Download citation
Download citation
link to html
Heme catalases remove hydrogen peroxide by catalyzing its dismutation into water and molecular oxygen, thereby protecting the cell from oxidative damage. The Atacama plateau in northern Argentina, located 4000 m above sea level, is a desert area characterized by extreme UV radiation, high salinity and a large temperature variation between day and night. Here, the heme catalase KatE1 from an Atacama Acinetobacter sp. isolate was cloned, expressed and purified, with the aim of investigating its extremophilic properties. Kinetic and stability assays indicate that KatE1 is maximally active at 50°C in alkaline media, with a nearly unchanged specific activity between 0°C and 40°C in the pH range 5.5–11.0. In addition, its three-dimensional crystallographic structure was solved, revealing minimal structural differences compared with its mesophilic and thermophilic analogues, except for a conserved methionine residue on the distal heme side, which is proposed to comprise a molecular adaptation to oxidative damage.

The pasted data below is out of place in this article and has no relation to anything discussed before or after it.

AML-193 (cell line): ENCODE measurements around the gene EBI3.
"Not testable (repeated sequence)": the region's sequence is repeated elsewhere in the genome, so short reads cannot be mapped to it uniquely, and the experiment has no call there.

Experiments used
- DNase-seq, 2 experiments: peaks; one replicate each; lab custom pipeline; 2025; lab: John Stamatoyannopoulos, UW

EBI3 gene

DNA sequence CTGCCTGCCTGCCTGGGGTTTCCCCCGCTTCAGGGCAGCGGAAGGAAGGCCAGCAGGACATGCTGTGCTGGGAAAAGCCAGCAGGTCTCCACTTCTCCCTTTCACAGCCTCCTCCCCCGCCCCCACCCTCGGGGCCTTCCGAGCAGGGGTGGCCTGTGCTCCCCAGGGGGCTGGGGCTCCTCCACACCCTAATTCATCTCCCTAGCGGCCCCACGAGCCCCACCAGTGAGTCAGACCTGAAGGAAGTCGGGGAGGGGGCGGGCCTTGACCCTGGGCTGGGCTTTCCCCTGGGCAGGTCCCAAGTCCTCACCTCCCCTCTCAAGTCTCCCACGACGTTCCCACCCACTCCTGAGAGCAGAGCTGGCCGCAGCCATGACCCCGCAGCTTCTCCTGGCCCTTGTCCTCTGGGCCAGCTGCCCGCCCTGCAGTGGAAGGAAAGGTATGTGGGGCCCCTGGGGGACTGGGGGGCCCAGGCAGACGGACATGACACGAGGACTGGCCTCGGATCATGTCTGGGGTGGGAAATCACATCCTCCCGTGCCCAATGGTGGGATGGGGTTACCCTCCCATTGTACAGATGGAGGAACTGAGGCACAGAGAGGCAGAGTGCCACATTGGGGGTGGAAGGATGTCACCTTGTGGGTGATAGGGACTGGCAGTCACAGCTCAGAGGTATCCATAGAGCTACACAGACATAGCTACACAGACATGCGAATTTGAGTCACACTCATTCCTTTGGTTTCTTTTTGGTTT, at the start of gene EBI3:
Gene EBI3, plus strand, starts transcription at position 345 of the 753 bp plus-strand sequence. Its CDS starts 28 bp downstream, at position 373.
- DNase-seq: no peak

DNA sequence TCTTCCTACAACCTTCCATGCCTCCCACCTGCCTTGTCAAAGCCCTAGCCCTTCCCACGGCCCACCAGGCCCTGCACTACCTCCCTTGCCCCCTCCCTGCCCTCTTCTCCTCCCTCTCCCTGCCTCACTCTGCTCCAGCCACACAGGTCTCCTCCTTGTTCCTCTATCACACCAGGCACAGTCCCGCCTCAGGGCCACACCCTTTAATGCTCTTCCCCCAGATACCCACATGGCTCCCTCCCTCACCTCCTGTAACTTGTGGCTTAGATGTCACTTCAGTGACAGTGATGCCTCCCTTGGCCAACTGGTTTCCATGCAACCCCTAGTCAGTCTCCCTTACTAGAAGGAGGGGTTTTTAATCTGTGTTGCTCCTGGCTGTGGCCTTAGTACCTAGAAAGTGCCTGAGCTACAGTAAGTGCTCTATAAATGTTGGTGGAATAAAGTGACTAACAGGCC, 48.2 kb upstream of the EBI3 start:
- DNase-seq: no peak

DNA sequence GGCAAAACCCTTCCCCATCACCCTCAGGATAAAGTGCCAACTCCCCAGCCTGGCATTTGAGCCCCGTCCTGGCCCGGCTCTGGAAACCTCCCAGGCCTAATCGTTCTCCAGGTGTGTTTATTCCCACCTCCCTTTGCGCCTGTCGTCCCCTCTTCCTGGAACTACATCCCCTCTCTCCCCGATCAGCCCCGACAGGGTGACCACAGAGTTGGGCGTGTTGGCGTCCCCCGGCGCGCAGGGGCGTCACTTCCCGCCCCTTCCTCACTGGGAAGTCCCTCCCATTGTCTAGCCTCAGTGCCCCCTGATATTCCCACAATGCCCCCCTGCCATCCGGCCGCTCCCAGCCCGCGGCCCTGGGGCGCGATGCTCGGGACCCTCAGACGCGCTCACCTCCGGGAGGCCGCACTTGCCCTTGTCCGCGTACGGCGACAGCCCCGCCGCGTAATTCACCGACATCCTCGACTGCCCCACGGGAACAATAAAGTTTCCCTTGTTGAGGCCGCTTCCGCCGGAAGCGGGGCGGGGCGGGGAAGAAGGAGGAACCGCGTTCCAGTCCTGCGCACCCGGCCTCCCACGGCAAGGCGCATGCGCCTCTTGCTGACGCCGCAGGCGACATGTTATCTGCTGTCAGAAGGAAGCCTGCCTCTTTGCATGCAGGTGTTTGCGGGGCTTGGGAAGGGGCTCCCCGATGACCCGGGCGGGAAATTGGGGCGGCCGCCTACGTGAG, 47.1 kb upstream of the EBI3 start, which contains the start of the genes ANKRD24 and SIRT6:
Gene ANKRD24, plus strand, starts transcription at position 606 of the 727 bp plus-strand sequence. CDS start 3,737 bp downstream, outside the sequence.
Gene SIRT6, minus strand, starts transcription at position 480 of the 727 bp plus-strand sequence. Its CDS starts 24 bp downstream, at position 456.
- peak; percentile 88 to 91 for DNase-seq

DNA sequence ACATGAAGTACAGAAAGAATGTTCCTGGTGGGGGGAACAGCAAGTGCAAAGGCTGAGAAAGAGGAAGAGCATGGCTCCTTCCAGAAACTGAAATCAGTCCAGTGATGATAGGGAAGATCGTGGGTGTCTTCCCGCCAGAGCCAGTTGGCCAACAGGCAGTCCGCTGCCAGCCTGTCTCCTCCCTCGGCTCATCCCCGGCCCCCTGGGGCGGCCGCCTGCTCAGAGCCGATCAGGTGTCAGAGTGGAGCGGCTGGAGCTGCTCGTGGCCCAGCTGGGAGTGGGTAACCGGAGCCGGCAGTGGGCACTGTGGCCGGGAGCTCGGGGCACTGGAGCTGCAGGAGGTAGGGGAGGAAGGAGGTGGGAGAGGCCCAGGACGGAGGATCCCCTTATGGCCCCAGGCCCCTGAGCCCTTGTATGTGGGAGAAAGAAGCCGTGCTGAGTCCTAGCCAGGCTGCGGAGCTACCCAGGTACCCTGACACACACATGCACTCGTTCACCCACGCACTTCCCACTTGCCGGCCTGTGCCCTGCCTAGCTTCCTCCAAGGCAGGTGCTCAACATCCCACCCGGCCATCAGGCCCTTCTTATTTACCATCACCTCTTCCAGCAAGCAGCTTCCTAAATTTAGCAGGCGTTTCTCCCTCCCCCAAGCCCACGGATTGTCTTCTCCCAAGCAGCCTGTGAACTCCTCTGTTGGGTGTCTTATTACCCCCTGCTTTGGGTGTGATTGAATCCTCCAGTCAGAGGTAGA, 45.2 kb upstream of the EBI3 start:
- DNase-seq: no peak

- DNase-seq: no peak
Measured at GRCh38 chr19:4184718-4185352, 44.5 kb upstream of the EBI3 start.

Supporting information


Portable Document Format (PDF) file
Supplementary Figures.

PDB reference: KatE1 from Acinetobacter sp. Ver3, 6pt7

Follow Acta Cryst. D
Sign up for e-alerts
Follow Acta Cryst. on Twitter
Follow us on facebook
Sign up for RSS feeds